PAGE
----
Dignify Black Music
R. Nathaniel Dett eloquently stated in his Bowdoin Literary Prize Theses (Harvard University), “It is imperative, in my opinion, for people who are sincerely interested in the Negro and his one unmistakable contribution to American civilization, to use every opportunity to dignify the music of this people, not merely by encouraging the Negro to sing his folk songs in their truly beautiful primitive form, but also by encouraging him to show their possibilities for use as themes for anthems, oratorios, and even operas.” One may ask, “Why should we explore a project like this?” Here’s why…
There is great familiarity with Negro spirituals and work songs of the mid-seventeenth through nineteenth centuries. From the cotton and tobacco fields of Virginia, North Carolina, Georgia, Alabama, and Tennessee to the rice fields of the Lowcountry, these genres became a response of the enslaved who were taken from their homeland, against their will, while the entire world turned their heads. With the bounty of these rich, idiomatic Black musical genres, one may also ask, “Is it necessary to have a musical account of Black ancestry beyond the idiomatic styles?” The response is “Yes!” for, there is more to Black music history than “Go Down, Moses” and “Take the A-Train.”
R. Nathaniel Dett
Requiem for Colour is a unique work due to the incorporation of Black idiomatic genres within the Western European style of composition. The composer feels its uniqueness is comparable to “A German Requiem” by Brahms (who gifted his people with a mass honoring loved ones in their native Germanic tongue), or “Missa Criolla” by Argentine composer Ariel Ramírez (who gave the world a mass in Spanish and Latin styling). Since the works of Brahms and Ramírez, there have been other significant requiem settings by composers of color such as Gabriela Lena Frank, Carlos Simon, and most recently Damien Geter.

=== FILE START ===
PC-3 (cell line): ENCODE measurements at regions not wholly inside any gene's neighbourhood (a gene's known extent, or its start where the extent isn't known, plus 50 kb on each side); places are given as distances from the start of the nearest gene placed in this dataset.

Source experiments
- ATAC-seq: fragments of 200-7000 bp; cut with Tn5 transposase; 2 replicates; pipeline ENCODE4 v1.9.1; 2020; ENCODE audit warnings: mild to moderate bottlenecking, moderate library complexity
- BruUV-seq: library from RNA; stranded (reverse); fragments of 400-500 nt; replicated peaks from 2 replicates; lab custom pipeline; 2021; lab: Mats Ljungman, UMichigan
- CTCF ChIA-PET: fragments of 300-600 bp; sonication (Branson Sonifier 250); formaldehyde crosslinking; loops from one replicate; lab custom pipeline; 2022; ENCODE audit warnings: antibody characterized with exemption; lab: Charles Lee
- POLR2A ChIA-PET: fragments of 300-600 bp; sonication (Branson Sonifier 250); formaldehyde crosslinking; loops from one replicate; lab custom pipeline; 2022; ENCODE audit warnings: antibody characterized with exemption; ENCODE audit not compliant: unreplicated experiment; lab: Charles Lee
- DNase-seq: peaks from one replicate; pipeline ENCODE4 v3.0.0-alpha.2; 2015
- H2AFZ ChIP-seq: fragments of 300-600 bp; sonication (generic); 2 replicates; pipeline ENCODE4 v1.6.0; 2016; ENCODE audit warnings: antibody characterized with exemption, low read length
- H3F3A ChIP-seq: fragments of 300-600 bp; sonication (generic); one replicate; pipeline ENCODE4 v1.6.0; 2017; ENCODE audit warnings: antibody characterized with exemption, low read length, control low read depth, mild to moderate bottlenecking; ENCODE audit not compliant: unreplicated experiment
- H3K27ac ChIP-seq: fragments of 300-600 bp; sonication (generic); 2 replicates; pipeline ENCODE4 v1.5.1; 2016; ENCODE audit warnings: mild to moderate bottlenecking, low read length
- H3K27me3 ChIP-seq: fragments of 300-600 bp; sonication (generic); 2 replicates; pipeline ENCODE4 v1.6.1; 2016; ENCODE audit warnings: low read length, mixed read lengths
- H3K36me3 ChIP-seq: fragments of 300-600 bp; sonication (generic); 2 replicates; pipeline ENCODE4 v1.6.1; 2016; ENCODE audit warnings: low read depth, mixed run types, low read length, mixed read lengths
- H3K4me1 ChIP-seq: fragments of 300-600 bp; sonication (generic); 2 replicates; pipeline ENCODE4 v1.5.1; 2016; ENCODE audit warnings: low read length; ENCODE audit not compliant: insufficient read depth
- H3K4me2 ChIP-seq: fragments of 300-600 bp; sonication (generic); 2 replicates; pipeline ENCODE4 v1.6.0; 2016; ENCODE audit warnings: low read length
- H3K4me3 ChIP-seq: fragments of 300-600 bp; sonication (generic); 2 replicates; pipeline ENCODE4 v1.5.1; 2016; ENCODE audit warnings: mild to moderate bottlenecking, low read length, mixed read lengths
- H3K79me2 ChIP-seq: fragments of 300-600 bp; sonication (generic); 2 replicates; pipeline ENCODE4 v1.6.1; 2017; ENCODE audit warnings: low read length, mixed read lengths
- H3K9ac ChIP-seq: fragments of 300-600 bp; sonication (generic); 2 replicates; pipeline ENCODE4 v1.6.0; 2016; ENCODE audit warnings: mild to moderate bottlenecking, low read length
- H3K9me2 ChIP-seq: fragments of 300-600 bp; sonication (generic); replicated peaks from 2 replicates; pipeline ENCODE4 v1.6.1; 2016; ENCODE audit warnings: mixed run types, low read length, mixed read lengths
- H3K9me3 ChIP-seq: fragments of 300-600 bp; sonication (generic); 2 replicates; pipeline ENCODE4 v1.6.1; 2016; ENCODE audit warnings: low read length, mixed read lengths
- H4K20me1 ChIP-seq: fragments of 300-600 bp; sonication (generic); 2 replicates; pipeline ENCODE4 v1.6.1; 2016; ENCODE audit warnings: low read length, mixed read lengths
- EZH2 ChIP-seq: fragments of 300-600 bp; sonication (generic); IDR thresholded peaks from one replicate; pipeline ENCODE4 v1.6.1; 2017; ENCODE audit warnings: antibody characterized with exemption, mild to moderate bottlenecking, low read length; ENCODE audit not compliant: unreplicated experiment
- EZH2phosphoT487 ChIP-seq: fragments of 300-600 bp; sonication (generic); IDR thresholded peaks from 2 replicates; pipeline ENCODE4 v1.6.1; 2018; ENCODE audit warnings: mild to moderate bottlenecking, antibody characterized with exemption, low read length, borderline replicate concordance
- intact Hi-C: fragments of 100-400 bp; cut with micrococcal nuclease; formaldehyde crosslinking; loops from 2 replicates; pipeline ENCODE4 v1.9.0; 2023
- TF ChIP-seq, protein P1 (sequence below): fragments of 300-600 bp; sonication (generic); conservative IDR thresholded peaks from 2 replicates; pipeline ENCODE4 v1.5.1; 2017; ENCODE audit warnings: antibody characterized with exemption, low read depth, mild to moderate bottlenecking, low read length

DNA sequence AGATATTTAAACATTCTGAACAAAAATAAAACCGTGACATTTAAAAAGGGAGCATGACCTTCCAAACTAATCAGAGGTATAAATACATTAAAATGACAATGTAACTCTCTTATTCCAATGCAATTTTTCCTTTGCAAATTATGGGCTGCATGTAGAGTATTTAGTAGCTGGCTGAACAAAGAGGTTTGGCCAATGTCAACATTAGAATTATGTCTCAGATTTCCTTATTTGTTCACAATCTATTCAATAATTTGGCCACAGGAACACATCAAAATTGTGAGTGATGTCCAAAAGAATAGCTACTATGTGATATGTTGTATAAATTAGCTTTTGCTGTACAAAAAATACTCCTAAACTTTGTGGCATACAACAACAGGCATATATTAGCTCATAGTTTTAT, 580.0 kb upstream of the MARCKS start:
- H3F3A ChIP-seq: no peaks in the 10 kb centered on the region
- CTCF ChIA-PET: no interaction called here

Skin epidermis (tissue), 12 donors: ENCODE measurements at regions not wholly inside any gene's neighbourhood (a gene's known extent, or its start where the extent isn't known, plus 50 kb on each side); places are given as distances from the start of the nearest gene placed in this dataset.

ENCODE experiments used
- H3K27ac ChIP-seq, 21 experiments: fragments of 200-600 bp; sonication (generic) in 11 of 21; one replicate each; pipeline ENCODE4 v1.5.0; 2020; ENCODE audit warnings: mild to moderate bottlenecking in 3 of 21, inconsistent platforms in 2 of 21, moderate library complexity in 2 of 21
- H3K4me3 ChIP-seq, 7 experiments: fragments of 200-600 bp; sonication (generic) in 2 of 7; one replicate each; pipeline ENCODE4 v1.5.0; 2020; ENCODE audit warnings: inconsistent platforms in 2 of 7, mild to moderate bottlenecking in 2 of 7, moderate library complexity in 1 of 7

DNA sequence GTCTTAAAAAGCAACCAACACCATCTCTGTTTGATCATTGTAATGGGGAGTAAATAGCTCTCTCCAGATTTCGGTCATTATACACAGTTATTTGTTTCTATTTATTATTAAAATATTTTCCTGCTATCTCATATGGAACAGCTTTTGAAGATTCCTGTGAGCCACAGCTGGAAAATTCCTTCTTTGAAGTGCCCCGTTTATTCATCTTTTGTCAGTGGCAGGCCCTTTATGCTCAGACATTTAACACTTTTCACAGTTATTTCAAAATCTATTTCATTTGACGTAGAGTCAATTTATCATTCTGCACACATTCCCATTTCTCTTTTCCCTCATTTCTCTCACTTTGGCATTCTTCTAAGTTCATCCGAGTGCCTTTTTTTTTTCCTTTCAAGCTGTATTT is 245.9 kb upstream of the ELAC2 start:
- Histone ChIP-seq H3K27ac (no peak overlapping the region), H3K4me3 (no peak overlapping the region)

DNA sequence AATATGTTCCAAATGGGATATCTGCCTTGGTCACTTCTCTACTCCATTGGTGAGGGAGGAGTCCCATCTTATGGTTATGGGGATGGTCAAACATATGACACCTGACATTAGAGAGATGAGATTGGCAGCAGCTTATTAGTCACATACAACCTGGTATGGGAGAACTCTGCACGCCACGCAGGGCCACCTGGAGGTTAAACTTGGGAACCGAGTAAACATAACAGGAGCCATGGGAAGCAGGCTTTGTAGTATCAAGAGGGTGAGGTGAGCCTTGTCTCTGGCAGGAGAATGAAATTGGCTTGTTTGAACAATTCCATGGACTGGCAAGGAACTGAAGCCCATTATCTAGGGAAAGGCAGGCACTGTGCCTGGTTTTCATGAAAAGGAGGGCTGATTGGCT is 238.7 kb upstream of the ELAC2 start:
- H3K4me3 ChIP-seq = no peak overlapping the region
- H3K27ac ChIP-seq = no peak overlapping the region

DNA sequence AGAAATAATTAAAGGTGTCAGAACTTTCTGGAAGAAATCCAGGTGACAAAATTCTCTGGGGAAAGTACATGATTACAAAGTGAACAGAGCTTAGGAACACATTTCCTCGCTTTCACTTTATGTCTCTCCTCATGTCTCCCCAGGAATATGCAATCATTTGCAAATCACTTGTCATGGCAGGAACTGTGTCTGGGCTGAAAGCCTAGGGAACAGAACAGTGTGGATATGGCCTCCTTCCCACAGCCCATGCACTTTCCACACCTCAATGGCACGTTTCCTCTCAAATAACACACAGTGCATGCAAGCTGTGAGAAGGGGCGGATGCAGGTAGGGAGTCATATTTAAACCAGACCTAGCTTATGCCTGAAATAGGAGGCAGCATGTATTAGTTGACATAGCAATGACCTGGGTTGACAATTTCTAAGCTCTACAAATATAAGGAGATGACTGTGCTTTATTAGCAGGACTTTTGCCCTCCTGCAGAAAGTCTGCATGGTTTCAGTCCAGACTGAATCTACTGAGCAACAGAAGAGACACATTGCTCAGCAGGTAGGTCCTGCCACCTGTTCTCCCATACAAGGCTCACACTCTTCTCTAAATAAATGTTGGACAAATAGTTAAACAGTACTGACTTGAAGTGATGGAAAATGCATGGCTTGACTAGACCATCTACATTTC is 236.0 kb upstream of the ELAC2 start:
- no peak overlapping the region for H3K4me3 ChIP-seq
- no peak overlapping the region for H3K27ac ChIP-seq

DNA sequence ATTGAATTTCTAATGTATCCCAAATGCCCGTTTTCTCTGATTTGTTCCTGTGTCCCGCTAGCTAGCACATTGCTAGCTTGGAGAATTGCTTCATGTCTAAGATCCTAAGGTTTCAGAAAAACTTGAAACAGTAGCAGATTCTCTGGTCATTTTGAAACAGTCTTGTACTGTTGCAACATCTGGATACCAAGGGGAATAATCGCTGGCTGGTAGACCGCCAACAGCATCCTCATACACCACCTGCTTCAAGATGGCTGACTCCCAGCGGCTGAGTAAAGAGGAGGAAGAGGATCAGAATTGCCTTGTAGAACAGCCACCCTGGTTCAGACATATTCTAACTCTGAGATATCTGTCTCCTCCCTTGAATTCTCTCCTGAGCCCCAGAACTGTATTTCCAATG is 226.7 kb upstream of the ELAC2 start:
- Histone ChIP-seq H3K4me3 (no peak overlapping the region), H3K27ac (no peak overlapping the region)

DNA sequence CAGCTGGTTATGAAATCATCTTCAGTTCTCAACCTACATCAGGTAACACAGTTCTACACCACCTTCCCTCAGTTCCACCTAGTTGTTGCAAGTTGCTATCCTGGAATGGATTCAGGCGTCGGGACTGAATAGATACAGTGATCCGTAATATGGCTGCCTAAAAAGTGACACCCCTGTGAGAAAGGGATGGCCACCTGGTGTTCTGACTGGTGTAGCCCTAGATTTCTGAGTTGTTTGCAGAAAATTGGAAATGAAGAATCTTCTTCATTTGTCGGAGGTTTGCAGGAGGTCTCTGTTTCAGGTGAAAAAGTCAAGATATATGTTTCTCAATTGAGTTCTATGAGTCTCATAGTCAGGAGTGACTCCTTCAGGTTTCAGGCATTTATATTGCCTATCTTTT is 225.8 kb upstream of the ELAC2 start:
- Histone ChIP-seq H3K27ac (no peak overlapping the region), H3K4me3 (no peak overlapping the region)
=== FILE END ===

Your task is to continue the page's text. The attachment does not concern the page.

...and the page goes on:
Frank’s Conquest Requiem (2017) is inspired by a true story of a young Nahua woman (Malinche) who was enslaved by the Spaniards, became Cortés’ mistress, and gave birth to one of the first mestizos (mixed-race) of the New World. Gabriela Lena Frank speaks of the complexity of Malinche’s life by saying, “she has been variously viewed as a feminist hero who saved countless lives, [a] treacherous villain who facilitated genocide, [a] conflicted victim of forces beyond her control, or as [the] symbolic mother of the new mestizo people.”
Simon’s Requiem for the Enslaved (2021) honors the men, women, and children owned and sold by Georgetown University (a Jesuit university). Georgetown’s tradition of excellence and rich history is conflicted by its involvement with enslavement. Through collaboration with Georgetown, Simon skillfully blends the music of the Catholic Church, Spirituals, rap and spoken word in an effort to reconcile the university’s tainted past.
Geter’s An African American Requiem (2019) is a twenty-movement work based on the traditional Latin requiem liturgy infusing Spirituals and modern declarations relating to racial violence against African Americans. Included in these declarations is a setting of Ida B. Well’s speech Lynching is Color Line Murder and Eric Garner’s exclamation that will be forever etched in the minds of people around the world, “I Can’t Breathe.”
Requiems have been composed since the Medieval period. To date, there are sure to be thousands with many of them written by Anglo, non-composers of color. To pose the question once more, “Is it necessary to have a musical account of Black ancestry beyond the idiomatic styles?” The answer, yet again, is “Yes!”
Given the few examples of other significant works mentioned, Ames’ Requiem for Colour is just as significant as the masterworks by his contemporaries. Not only will the requiem honor the memory of Black Americans who have died from entrapment, violence, and civil atrocities, but the masterwork will also function as a clarion call for justice, equality, and freedom. Like the requiems of Frank, Simon, and Geter, Ames’ masterwork is the founded upon Western tradition of composition; but what makes it “colourful” is the incorporation of musical traditions indicative of the black culture such as Spirituals, Jazz, Hip Hop, Rap, and Gospel.